Wild Thing: Butcher Bird
This songbird gets its name from the frightening way it stores food.
By Heidi K. Bailey
The first time I heard the name “butcher bird” it conjured up images of some sort of large raptor with sinister claws and a razor-sharp beak, ready to tear flesh from the bones of its unsuspecting prey. Who would’ve guessed that the bird the biologist was talking about was a songbird more likely to be mistaken for a northern mockingbird than some sort of hawk?
Butcher birds, more correctly called loggerhead shrikes, are hunters with a bizarre habit. They like to store insects, small mammals, reptiles, birds and other “prey of the day” by impaling them on sharp objects — hence the morbid nickname.
I saw loggerhead shrike calling cards long before I ever knew what made them. I was fixing fence on a ranch in East Texas and came across a large yellow grasshopper impaled on one of the barbs. I was mystified. Did the grasshopper make an unfortunate jump and not see the fence? Did some warped individual happen by here, catch the grasshopper and stick it on the fence? Yuck. I came across another impaled grasshopper, then another. Try as I might, I didn’t come up with an answer to the dead bug question that day or for many years to come.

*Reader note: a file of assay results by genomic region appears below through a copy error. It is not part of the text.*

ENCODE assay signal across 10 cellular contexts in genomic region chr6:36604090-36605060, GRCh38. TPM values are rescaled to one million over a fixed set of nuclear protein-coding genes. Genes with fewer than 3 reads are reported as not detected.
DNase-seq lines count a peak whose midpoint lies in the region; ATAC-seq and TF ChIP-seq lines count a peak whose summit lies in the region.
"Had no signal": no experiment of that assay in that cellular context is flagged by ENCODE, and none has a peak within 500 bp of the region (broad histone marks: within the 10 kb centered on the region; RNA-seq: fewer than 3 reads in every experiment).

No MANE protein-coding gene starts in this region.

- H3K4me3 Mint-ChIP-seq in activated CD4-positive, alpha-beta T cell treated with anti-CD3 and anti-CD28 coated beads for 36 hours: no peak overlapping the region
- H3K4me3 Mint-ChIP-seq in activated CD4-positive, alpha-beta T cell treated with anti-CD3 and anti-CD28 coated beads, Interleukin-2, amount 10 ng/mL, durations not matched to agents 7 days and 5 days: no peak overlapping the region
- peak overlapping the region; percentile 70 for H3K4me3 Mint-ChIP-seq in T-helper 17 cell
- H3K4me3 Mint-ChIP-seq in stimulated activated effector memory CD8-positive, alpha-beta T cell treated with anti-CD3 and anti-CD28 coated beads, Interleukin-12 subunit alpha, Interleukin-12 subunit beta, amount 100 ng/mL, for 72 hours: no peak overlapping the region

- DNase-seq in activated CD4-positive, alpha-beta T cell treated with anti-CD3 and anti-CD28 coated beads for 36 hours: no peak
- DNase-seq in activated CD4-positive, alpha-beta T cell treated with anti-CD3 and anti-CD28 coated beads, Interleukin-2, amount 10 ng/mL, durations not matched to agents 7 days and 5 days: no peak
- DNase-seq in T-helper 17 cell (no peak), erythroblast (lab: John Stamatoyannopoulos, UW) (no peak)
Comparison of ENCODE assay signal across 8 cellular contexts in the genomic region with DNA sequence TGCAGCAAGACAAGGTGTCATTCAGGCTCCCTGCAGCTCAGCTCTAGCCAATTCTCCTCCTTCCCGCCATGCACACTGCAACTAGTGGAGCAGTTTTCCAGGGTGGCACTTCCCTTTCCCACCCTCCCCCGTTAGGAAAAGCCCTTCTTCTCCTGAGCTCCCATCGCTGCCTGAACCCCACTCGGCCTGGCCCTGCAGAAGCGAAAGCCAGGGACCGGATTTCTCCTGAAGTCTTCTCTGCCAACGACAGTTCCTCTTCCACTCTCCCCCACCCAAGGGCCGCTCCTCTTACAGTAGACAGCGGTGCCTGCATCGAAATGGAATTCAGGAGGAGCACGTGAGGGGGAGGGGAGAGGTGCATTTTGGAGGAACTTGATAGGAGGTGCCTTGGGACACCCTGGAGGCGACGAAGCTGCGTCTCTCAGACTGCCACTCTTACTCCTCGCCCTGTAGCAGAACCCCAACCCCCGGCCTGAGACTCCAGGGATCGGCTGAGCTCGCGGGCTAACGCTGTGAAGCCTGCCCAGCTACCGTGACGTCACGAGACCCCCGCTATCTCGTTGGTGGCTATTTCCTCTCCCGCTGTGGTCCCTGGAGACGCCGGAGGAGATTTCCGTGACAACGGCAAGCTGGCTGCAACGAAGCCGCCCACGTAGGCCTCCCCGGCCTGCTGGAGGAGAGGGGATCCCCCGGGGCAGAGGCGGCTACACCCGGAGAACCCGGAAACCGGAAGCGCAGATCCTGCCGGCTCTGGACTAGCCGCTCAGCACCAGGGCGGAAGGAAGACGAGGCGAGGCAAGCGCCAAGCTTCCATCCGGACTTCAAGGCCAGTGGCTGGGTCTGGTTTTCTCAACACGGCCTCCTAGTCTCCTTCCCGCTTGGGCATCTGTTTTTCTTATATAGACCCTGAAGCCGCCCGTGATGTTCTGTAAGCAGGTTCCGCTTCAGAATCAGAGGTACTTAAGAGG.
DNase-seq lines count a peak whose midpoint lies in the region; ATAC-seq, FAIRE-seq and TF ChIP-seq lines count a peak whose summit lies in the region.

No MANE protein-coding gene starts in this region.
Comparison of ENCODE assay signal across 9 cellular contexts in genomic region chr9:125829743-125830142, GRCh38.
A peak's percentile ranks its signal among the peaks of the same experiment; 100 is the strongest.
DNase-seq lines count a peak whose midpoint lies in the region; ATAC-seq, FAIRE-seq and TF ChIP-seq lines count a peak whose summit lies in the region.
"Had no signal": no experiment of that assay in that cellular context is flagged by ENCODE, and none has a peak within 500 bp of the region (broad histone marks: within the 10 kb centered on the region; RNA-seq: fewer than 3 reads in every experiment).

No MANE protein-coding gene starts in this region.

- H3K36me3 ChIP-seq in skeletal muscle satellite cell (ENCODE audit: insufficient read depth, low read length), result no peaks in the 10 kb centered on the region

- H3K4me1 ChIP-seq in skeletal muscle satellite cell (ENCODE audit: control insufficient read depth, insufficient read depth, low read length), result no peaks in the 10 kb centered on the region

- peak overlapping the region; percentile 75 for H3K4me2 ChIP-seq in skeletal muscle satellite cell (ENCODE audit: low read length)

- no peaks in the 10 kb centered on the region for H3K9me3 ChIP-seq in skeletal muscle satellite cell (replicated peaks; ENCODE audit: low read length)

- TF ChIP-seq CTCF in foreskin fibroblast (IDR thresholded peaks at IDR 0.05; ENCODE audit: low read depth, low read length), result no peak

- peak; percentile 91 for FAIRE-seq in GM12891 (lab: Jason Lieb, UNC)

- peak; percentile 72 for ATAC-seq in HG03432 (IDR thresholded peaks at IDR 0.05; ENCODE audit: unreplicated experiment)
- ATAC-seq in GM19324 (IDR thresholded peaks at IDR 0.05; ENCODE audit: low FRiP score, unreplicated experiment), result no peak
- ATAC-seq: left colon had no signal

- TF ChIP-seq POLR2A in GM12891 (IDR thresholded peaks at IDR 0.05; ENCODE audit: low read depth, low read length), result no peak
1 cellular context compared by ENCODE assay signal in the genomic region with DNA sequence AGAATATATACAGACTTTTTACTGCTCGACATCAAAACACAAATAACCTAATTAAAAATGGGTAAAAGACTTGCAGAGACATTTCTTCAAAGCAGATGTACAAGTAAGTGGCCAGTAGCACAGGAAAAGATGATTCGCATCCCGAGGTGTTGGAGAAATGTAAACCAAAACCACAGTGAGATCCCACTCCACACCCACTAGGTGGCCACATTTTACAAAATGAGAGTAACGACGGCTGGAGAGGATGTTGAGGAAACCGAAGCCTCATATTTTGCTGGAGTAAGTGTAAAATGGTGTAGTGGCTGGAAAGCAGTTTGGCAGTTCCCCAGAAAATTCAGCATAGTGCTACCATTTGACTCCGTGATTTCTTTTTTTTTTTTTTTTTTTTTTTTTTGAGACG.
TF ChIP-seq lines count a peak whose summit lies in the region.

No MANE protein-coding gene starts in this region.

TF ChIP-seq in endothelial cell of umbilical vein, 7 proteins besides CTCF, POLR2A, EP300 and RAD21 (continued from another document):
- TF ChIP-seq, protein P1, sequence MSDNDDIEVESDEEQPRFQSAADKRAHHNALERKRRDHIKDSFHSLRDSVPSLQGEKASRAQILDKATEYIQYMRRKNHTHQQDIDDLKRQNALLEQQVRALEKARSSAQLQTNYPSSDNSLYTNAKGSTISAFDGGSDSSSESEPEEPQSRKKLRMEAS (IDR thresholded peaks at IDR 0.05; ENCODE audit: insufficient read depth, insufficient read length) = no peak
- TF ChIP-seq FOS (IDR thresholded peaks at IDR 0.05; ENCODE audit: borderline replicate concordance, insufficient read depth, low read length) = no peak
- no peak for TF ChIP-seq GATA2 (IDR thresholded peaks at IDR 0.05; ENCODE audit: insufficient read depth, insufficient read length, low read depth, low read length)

Fast-forward to my early days with TPWD as a wildlife technician. I was helping one of the biologists take down boundary markers from one of our leased annual public hunting lands and came across a very small, nearly skeletonized frog impaled on the wire holding the sign to the post. Remembering the grasshoppers from years before, I asked the biologist what he thought might do such a thing. He told me about the loggerhead shrike’s nasty little habit of impaling insects and other prey on barbed wire, thorns, cactus spines and other sharp objects to save for later. He explained that not only was this a type of food storage, but that it was also a way for male shrikes to impress the females by showing off their hunting prowess.
There’s a third reason for this behavior as well.
“Loggerhead shrikes also do this to display to other shrikes that this territory is occupied,” says TPWD wildlife biologist Clifford Shackelford. “It’s like a sign that reads ‘No Vacancy.’”
Loggerhead shrikes (Lanius ludovicianus) are one of two shrike species found in Texas. Although they are found throughout the state and can be year-round residents, they typically call Texas home only during the colder months. Loggerheads prefer open and semi-open habitats, especially those with plenty of perches from which to swoop down on prey. They are mid-sized songbirds, and their coloration is similar to that of a mockingbird but with one notable difference — a black mask.
These “bandit birds” will drop from their hunting perch and dive on prey on the ground or in midair. They dispatch most food items with several well-placed bites from a hooked bill to the back of the neck of the prey to sever the backbone and spinal cord. Food is then eaten on site or carried off to be stashed for a rainy day, leaving yet another gruesome whodunit mystery.
See more wildlife articles on TP&W magazine's Texas wildlife page